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Author Topic: A Moral Dilemma - separating the art from the artist  (Read 5112 times)

IndigoPrime

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Re: A Moral Dilemma - separating the art from the artist
« Reply #45 on: 04 March, 2021, 10:42:07 AM »
Didn’t Cave just do something with Warren Ellis as well?

IndigoPrime

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Re: A Moral Dilemma - separating the art from the artist
« Reply #46 on: 04 March, 2021, 10:48:14 AM »
This bit warrants quoting:

Quote
The charge that defending a person’s right to their opinions somehow aligns one with their views makes no sense at all and strikes at the heart of the problem itself – that of conflating the concept of free speech with bigotry. This is very dangerous territory indeed.

This is a very real threat now, because we see the far right warping the concept of free speech and aligning it with their own ideologies. Of course, they don’t mean free speech—they mean freedom to say whatever racist/hateful shit they want, without repercussions, and even without retort, while simultaneously (and without irony) denying other people the freedom to say what they want and/or skewing public discourse to their own beliefs.

But that’s not as catchy as ‘free speech’.

Jim_Campbell

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Re: A Moral Dilemma - separating the art from the artist
« Reply #47 on: 04 March, 2021, 10:52:53 AM »
Didn’t Cave just do something with Warren Ellis as well?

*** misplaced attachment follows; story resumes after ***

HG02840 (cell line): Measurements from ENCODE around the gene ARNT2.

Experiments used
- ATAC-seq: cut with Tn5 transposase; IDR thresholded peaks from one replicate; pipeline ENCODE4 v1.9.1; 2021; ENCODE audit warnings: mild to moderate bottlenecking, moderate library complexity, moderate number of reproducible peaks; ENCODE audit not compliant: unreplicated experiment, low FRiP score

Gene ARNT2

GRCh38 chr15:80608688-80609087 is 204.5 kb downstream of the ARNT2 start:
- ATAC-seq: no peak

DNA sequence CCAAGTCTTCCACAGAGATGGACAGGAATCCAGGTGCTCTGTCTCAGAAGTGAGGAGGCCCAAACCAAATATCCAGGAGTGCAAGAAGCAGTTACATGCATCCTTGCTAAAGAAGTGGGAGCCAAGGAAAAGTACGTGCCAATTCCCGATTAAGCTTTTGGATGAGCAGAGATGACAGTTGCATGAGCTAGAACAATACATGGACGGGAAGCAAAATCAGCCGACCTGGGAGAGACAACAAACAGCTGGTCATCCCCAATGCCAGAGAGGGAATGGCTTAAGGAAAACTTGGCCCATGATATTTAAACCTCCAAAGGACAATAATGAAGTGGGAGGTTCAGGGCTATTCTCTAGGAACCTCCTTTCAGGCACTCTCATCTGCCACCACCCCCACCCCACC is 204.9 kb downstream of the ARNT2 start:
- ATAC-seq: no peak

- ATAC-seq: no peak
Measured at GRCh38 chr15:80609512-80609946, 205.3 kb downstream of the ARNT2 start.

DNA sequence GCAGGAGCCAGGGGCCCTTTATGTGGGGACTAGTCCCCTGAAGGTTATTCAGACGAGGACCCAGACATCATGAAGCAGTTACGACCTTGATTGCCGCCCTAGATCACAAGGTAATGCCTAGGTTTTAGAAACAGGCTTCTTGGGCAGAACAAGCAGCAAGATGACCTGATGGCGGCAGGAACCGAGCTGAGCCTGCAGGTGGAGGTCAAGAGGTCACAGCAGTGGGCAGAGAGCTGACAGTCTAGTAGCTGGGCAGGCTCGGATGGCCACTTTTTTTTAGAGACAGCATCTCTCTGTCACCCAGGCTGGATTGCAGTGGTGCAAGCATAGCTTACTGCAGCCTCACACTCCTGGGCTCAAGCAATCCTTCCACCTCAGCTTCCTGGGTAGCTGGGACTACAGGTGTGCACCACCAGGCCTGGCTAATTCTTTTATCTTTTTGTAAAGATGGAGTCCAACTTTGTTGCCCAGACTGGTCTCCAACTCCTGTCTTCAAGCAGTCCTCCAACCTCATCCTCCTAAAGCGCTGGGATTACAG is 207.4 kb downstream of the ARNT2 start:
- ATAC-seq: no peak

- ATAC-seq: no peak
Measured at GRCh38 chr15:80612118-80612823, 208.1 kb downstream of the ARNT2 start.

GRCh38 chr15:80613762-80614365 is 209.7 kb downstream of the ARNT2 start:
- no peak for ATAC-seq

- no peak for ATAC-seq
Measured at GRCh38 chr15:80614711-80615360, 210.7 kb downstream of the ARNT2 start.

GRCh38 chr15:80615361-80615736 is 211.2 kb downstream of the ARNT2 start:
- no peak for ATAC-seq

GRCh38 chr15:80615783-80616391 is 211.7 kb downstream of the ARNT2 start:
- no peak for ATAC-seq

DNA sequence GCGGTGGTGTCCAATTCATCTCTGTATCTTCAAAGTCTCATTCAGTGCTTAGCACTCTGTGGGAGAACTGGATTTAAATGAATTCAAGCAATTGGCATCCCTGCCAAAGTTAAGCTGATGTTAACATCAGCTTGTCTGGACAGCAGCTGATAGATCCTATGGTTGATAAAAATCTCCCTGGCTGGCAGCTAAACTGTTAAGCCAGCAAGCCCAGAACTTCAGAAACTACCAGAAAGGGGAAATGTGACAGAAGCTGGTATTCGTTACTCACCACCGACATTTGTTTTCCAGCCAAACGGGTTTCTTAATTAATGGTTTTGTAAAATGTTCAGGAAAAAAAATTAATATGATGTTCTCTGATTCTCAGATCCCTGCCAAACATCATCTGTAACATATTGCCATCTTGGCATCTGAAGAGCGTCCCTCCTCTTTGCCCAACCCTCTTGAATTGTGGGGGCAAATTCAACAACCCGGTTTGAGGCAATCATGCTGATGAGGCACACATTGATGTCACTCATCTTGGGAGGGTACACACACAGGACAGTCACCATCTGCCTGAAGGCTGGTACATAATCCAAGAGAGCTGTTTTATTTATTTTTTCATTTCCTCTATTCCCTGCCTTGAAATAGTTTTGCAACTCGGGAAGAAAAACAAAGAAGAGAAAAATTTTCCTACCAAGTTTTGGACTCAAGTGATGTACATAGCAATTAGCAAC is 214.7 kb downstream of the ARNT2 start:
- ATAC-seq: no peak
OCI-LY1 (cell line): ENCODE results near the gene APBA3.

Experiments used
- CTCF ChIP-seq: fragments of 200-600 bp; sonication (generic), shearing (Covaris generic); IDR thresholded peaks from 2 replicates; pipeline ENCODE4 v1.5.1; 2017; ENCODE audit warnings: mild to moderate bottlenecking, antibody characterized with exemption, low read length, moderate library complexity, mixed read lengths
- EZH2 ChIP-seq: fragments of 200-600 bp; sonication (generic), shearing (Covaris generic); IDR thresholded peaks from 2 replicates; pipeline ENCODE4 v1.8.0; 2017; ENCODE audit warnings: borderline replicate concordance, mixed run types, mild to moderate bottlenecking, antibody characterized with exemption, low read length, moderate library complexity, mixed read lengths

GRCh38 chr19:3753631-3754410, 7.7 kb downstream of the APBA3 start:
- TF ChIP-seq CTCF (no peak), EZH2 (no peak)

Dunno, but almost certainly the other Warren Ellis, who he's worked with since forever.
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IndigoPrime

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Re: A Moral Dilemma - separating the art from the artist
« Reply #48 on: 04 March, 2021, 10:54:26 AM »
Aha. That makes a lot more sense! (And, yes, Carnage by Cave/Ellis, the two Aussies.)

The Legendary Shark

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Re: A Moral Dilemma - separating the art from the artist
« Reply #49 on: 04 March, 2021, 11:22:19 AM »
 
Quote
“The idea that we can remove the artist from the art means that art isn’t communicating anything after all, it’s just decoration, an amusement. I refuse to look or listen that way.”
I'm not convinced by this argument. The ultimate removal would be death, reducing the work of every dead artist to "just decoration." Similarly, artists change - a kind of minor death, if you will - and this constant change means that the artist who produces Piece A is not entirely the same artist who produced Piece Z. How much must the artist change so that Piece A remains art but Piece Z becomes decoration? Or vice-versa? Or neither? Or both?
I really like Nick Cave's thoughtful take on this issue. I'd be doing it a disservice to try and paraphrase it here, but it's well worth a read.
Yep, that's more or less how I see it as well (but go further, into very unpopular opinions concerning copyrights and patents). As soon as my pen leaves the paper for the last time, so to speak, that art or story is a thing in itself, a thing which belongs to me and me only. However, as soon as I sell (I wish!) or give away (you're welcome) my art or stories, they aren't mine any more - they belong to whoever wants them. The last two stories I posted here are also on a friend's website, she posts stories and reviews, and I don't think her readers care who I am or what I think. I'm just some random name under a title - almost completely separated from the "art" - so I think people routinely judge art and artist differently.